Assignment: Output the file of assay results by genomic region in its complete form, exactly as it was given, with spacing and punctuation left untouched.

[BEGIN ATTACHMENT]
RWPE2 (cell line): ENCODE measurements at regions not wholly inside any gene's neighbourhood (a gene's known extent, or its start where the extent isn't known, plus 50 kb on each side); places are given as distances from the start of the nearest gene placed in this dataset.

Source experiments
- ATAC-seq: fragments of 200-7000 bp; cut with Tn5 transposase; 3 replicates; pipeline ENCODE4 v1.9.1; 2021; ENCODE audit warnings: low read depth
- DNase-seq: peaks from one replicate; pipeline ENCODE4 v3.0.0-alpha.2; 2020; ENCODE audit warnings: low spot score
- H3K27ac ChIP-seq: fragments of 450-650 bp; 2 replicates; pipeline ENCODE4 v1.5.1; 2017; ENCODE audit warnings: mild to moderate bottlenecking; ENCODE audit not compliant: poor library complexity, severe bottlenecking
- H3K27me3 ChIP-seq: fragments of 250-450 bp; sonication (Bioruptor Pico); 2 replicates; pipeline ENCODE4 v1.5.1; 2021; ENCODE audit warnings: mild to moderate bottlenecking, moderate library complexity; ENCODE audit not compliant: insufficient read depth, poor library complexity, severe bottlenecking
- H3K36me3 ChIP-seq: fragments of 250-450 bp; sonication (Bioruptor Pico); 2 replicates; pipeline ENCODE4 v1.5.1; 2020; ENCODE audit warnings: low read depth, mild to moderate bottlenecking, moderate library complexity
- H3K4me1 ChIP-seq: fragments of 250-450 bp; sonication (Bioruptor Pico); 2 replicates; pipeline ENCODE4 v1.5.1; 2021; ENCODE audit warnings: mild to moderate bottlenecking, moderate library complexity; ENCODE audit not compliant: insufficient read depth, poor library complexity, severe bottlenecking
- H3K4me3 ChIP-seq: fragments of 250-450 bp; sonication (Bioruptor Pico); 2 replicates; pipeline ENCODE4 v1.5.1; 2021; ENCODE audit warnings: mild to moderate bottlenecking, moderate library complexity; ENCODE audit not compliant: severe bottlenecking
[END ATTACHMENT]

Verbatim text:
RWPE2 (cell line): ENCODE measurements at regions not wholly inside any gene's neighbourhood (a gene's known extent, or its start where the extent isn't known, plus 50 kb on each side); places are given as distances from the start of the nearest gene placed in this dataset.

Source experiments
- ATAC-seq: fragments of 200-7000 bp; cut with Tn5 transposase; 3 replicates; pipeline ENCODE4 v1.9.1; 2021; ENCODE audit warnings: low read depth
- DNase-seq: peaks from one replicate; pipeline ENCODE4 v3.0.0-alpha.2; 2020; ENCODE audit warnings: low spot score
- H3K27ac ChIP-seq: fragments of 450-650 bp; 2 replicates; pipeline ENCODE4 v1.5.1; 2017; ENCODE audit warnings: mild to moderate bottlenecking; ENCODE audit not compliant: poor library complexity, severe bottlenecking
- H3K27me3 ChIP-seq: fragments of 250-450 bp; sonication (Bioruptor Pico); 2 replicates; pipeline ENCODE4 v1.5.1; 2021; ENCODE audit warnings: mild to moderate bottlenecking, moderate library complexity; ENCODE audit not compliant: insufficient read depth, poor library complexity, severe bottlenecking
- H3K36me3 ChIP-seq: fragments of 250-450 bp; sonication (Bioruptor Pico); 2 replicates; pipeline ENCODE4 v1.5.1; 2020; ENCODE audit warnings: low read depth, mild to moderate bottlenecking, moderate library complexity
- H3K4me1 ChIP-seq: fragments of 250-450 bp; sonication (Bioruptor Pico); 2 replicates; pipeline ENCODE4 v1.5.1; 2021; ENCODE audit warnings: mild to moderate bottlenecking, moderate library complexity; ENCODE audit not compliant: insufficient read depth, poor library complexity, severe bottlenecking
- H3K4me3 ChIP-seq: fragments of 250-450 bp; sonication (Bioruptor Pico); 2 replicates; pipeline ENCODE4 v1.5.1; 2021; ENCODE audit warnings: mild to moderate bottlenecking, moderate library complexity; ENCODE audit not compliant: severe bottlenecking